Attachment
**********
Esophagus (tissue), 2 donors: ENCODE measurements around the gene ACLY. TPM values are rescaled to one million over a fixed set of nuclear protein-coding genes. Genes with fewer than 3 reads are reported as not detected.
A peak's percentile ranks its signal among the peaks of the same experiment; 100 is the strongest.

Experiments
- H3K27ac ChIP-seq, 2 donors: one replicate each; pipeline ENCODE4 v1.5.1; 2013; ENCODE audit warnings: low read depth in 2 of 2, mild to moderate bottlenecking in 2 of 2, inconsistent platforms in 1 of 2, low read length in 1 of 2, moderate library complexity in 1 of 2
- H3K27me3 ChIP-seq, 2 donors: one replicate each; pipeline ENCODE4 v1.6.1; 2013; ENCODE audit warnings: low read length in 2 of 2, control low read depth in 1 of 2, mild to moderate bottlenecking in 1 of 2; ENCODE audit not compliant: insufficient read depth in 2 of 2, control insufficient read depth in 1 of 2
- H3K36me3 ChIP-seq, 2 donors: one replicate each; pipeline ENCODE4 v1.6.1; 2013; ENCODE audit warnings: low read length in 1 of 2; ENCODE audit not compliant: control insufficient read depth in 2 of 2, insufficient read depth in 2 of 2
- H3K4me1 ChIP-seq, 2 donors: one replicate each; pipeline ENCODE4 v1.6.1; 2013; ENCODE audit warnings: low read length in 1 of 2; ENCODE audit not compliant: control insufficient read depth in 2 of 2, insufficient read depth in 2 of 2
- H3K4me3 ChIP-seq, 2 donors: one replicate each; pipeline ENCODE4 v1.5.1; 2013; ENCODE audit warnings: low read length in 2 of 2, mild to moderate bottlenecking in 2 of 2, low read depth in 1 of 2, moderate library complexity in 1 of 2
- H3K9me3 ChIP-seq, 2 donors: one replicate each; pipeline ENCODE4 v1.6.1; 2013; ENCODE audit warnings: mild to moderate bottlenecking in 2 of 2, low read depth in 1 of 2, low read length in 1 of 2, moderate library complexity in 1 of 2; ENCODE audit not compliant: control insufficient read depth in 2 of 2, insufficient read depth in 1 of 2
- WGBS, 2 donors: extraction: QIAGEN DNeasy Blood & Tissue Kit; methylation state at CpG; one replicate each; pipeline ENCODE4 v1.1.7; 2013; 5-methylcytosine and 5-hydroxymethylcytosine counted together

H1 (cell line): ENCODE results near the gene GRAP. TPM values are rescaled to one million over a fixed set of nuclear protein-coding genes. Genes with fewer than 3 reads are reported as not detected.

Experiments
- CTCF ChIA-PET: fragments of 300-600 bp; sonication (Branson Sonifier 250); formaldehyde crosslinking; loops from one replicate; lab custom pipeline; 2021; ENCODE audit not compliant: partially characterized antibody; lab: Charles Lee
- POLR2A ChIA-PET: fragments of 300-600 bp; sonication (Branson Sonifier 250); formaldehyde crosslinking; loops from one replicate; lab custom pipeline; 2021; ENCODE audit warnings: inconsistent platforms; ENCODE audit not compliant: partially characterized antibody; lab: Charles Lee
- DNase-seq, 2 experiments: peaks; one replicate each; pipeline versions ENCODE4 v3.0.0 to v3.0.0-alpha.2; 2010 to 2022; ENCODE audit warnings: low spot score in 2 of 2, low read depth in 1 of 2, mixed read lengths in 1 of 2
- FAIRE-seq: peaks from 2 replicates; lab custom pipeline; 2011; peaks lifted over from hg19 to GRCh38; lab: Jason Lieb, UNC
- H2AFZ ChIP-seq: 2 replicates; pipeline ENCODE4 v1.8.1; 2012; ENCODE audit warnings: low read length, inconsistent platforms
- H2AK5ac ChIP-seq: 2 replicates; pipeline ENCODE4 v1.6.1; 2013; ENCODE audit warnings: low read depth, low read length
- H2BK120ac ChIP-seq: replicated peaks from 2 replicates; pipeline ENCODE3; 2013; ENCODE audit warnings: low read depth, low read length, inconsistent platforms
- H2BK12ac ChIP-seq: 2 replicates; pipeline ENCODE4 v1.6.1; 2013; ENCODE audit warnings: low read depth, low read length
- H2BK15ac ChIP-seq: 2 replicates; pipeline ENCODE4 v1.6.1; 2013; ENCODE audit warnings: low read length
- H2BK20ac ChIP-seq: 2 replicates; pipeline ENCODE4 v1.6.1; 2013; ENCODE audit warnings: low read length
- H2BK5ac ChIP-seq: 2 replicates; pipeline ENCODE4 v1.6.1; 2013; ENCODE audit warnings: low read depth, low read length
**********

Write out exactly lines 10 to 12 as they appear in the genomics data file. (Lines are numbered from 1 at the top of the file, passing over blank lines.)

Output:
- WGBS, 2 donors: extraction: QIAGEN DNeasy Blood & Tissue Kit; methylation state at CpG; one replicate each; pipeline ENCODE4 v1.1.7; 2013; 5-methylcytosine and 5-hydroxymethylcytosine counted together

H1 (cell line): ENCODE results near the gene GRAP. TPM values are rescaled to one million over a fixed set of nuclear protein-coding genes. Genes with fewer than 3 reads are reported as not detected.

Experiments